Zelensky presses NATO on membership, long-range weapons

AFP , Thursday 20 Apr 2023

Ukrainian President Volodymyr Zelensky on Thursday pressed NATO to invite Ukraine to join the military alliance and send more fighter jets and long-range weapons.

NATO Secretary General Jens Stoltenberg (L) and Ukrainian President Volodymyr Zelensky posing for a photo during their meeting in Kyiv, on April 20, 2023.(AFP)


Zelensky was speaking during a visit to Kyiv by NATO Secretary General Jens Stoltenberg -- his first since the start of Russia's invasion in February 2022.

Russia sees Ukraine's NATO membership bid as an existential threat, while Ukraine says the invasion justifies even more its years-long campaign to join the alliance.

Zelensky said a NATO summit in July "could become historic" if Ukraine received a formal invitation to join.

"It is time to take the appropriate decision," Zelensky said, speaking at a press conference with Stoltenberg.

He also asked for NATO's help to "overcome the reluctance" of some member states in providing long-range rockets, modern fighter jets and armoured vehicles.

NATO members have sent some Soviet-era fighter jets to Ukraine, but no modern planes such as the US-designed F16 have been pledged despite Ukraine's requests.

Ukraine's Western supporters have also been reluctant to send long-range rockets because of concerns that Ukraine could use them to hit targets within Russia.

Stoltenberg said the alliance would "ensure that Ukraine prevails" against Russia, but did not hold out any immediate prospect of alliance membership.

"Ukraine's future is in NATO, all allies agree on that. At the same time, the main focus of the alliance, or allies now, is to ensure that Ukraine prevails," he said.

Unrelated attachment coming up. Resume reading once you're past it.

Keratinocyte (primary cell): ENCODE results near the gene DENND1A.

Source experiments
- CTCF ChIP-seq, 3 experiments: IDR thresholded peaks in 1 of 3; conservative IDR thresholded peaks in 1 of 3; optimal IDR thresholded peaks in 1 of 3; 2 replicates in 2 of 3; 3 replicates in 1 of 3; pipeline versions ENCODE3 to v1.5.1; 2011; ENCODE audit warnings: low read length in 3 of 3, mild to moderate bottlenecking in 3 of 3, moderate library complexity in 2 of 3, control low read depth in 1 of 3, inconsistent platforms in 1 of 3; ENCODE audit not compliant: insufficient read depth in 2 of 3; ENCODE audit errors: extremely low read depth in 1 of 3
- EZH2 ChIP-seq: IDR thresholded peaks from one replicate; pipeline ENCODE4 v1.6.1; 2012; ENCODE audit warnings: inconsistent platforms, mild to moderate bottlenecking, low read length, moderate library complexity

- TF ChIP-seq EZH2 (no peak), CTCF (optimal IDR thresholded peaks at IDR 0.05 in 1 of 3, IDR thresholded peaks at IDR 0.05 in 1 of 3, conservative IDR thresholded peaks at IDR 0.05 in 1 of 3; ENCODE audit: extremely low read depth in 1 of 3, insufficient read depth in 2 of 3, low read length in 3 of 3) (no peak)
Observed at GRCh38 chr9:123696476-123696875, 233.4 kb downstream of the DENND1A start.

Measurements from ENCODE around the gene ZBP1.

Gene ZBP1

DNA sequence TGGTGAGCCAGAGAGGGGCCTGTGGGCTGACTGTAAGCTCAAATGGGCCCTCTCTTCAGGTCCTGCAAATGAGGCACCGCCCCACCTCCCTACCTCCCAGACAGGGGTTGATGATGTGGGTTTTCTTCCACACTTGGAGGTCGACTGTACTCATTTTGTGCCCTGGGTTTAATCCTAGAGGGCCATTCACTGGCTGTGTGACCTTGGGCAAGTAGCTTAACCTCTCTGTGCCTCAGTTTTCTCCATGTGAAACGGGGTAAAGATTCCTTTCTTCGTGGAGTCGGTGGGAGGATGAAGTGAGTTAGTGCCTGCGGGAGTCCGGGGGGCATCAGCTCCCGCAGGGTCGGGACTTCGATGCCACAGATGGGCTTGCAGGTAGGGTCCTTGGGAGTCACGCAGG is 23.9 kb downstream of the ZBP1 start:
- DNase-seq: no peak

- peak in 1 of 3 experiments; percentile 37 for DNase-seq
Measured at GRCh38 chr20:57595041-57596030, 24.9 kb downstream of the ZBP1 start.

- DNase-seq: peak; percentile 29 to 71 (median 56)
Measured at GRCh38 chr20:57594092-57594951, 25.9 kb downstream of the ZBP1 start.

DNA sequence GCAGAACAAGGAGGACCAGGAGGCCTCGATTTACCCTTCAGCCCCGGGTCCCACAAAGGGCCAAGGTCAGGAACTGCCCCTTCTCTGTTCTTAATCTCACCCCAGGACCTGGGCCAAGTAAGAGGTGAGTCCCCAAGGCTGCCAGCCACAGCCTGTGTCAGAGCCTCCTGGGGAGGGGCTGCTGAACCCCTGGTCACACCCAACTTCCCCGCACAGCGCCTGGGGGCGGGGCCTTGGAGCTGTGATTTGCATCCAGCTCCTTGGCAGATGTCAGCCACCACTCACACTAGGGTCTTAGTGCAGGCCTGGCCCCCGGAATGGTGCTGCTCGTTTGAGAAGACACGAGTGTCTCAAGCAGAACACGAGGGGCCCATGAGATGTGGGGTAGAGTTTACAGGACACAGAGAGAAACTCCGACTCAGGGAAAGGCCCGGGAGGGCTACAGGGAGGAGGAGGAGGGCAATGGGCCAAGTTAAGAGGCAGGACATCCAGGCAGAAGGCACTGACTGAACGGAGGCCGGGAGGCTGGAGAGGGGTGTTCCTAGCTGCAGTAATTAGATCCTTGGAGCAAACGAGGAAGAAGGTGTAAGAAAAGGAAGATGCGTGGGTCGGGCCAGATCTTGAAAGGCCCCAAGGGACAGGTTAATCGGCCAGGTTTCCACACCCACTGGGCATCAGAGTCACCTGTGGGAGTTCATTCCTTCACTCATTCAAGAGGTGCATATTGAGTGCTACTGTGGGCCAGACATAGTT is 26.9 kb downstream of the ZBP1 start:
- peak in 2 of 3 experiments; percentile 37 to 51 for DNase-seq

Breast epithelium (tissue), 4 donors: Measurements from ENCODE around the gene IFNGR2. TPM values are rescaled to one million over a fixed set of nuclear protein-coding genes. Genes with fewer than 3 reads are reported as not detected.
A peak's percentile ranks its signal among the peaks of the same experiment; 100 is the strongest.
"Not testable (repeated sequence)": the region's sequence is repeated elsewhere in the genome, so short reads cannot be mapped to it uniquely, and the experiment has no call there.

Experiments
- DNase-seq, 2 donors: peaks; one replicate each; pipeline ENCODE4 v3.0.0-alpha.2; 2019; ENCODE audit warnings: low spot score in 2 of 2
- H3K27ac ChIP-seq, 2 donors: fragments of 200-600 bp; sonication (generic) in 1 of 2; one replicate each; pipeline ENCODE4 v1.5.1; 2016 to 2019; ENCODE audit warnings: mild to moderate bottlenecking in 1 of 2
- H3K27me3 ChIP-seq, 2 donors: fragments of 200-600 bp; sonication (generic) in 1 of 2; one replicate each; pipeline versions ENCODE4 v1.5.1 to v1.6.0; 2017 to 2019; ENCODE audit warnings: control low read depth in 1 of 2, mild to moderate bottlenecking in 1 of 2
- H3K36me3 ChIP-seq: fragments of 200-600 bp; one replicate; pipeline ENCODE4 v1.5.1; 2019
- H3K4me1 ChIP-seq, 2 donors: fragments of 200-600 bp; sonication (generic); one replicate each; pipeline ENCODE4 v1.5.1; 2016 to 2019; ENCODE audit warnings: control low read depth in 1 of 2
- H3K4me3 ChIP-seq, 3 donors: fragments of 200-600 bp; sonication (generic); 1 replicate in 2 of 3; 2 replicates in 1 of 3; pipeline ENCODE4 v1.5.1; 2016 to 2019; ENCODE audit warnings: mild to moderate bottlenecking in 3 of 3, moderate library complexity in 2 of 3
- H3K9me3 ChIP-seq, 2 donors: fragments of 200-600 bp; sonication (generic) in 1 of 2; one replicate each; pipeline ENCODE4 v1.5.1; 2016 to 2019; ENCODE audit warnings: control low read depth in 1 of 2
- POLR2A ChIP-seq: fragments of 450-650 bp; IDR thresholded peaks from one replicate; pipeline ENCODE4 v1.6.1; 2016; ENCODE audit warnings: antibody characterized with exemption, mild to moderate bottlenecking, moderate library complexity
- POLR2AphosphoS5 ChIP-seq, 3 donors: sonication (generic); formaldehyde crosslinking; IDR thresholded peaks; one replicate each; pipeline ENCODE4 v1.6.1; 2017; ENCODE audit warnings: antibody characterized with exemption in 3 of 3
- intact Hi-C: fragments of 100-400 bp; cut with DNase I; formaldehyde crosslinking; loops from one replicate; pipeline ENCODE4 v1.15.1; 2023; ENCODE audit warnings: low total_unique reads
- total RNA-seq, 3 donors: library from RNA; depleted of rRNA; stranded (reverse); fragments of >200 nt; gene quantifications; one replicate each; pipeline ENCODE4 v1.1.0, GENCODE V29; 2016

Vilnius summit 

He said the issue of membership would be "high on the agenda" at the NATO summit due to take place in July in Vilnius.

"NATO stands with you today, tomorrow, and for as long as it takes," he said.

Stoltenberg also said that it was important that arms already sent to Ukraine "work as they should", including having sufficient ammunition and repairs.

Stoltenberg's visit to Ukraine was not announced ahead of time -- in line with the policy followed by many Western officials for security reasons.

It comes 14 months into Russia's invasion and ahead of an expected Ukrainian counter-offensive.

Russia says NATO's deliveries of military aid to Kyiv are proof that the alliance and the United States are waging a war by proxy in Ukraine.

The Kremlin said on Thursday that preventing Ukraine joining the Western military alliance remains one of the main aims of its invasion.

"Otherwise, it will pose a serious danger to our country, to its security," the Kremlin said.

Russian President Vladimir Putin has claimed he had no choice but to send troops into Ukraine to stop it moving into the NATO fold.

But Western diplomats say membership for Ukraine remains a distant prospect.

NATO members are bound by the principle of collective defence in which an attack on one is considered an attack on all.

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